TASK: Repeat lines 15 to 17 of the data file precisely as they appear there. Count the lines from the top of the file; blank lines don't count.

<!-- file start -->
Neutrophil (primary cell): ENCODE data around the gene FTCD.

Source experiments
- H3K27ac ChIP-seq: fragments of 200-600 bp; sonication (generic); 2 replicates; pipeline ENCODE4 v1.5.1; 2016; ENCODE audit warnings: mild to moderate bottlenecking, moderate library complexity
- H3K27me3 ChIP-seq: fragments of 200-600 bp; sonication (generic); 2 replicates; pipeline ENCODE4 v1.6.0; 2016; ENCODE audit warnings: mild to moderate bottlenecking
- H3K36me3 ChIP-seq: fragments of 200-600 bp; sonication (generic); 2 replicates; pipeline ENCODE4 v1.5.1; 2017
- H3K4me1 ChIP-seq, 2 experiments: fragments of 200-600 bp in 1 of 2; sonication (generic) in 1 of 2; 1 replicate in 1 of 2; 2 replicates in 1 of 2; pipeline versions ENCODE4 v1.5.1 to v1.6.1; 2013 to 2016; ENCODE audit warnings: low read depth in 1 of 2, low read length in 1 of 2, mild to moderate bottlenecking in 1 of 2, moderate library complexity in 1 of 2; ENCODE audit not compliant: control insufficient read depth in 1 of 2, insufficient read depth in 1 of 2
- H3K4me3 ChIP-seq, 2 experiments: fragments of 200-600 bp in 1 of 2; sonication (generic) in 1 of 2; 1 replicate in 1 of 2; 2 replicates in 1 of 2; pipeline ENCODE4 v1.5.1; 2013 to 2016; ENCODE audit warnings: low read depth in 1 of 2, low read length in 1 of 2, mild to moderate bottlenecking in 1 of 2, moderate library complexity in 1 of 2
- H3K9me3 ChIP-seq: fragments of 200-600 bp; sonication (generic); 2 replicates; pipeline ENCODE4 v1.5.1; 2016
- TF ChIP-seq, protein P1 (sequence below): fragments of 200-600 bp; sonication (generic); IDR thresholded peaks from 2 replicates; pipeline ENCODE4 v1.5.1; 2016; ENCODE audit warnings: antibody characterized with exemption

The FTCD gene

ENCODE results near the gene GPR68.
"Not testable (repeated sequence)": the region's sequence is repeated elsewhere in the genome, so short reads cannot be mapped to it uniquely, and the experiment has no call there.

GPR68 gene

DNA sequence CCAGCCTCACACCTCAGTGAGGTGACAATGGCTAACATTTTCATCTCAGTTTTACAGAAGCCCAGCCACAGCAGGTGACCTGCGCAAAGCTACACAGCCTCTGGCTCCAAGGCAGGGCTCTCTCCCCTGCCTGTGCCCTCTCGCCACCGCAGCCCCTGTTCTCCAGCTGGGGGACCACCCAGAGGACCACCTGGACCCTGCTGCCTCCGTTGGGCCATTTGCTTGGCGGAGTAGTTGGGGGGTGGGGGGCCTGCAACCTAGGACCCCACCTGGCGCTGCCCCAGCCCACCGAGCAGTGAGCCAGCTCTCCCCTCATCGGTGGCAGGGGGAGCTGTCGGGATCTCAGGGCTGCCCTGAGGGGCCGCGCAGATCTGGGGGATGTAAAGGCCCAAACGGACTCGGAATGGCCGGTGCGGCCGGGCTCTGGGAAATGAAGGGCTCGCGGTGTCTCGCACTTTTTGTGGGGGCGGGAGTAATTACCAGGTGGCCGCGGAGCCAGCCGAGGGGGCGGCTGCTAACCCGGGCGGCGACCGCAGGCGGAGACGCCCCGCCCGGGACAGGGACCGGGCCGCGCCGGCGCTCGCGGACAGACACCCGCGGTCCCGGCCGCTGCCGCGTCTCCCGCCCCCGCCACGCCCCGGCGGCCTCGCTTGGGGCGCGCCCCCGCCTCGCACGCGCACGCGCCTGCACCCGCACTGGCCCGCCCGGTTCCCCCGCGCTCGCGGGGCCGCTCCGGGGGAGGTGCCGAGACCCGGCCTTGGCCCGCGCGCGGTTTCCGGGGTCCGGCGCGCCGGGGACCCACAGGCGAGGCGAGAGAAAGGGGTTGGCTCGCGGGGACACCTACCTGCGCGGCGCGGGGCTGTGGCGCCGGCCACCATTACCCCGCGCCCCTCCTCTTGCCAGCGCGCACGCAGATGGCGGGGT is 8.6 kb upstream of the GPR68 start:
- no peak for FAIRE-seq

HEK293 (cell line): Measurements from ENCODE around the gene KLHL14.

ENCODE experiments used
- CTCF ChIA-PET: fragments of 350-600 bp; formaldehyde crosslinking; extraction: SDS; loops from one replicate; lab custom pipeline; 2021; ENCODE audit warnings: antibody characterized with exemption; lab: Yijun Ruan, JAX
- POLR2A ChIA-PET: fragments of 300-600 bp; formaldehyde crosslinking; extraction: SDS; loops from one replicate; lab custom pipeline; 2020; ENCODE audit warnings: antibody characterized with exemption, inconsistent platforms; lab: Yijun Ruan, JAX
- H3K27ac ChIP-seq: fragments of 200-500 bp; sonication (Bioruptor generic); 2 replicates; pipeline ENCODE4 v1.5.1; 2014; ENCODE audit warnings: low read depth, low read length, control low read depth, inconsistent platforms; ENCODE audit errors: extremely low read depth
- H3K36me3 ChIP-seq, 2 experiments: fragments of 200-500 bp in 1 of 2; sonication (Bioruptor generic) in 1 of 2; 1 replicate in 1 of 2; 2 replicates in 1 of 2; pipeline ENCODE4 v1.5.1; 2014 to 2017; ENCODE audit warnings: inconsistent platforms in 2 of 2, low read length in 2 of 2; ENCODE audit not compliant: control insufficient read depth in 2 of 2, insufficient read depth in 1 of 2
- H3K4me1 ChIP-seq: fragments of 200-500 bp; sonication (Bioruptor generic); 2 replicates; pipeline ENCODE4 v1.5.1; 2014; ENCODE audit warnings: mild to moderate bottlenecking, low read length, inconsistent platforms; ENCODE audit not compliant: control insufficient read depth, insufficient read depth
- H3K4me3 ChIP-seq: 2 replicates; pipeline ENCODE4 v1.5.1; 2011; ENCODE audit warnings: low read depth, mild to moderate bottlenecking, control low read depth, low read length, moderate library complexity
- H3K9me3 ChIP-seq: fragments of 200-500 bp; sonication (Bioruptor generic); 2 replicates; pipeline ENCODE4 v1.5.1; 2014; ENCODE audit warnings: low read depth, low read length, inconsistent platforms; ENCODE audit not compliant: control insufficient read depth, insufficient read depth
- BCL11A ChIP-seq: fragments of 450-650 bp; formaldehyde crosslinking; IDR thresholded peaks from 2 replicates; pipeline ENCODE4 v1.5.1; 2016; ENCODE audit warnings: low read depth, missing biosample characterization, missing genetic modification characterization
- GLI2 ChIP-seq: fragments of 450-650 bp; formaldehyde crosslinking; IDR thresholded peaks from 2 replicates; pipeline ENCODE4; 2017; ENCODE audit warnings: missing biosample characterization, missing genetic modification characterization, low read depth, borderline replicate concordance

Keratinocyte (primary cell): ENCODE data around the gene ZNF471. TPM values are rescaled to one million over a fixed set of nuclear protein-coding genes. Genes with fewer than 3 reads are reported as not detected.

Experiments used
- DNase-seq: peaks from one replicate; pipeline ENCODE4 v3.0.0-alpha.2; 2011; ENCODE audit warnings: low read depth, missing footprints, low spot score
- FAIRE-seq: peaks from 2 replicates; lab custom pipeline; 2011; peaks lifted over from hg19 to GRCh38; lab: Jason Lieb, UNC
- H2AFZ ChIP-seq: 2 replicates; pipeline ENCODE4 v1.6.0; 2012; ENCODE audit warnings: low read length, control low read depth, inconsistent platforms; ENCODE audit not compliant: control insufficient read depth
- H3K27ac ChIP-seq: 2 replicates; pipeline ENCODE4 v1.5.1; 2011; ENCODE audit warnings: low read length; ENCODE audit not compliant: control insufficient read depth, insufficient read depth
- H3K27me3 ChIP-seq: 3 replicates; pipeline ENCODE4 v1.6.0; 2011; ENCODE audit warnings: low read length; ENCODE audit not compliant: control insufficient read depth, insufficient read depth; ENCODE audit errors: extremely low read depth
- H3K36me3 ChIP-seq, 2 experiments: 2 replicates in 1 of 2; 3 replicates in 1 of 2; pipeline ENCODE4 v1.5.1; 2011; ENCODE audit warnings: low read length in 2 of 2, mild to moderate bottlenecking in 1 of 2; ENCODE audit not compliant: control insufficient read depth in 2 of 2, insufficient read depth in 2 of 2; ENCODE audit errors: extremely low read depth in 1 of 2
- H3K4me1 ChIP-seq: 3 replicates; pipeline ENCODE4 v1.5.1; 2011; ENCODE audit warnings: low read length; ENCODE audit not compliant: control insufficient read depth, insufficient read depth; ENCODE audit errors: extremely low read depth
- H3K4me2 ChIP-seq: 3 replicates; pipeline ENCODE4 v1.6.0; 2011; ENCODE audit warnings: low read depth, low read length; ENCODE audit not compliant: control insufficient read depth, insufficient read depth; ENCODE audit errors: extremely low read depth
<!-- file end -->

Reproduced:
- no peak for FAIRE-seq

HEK293 (cell line): Measurements from ENCODE around the gene KLHL14.

ENCODE experiments used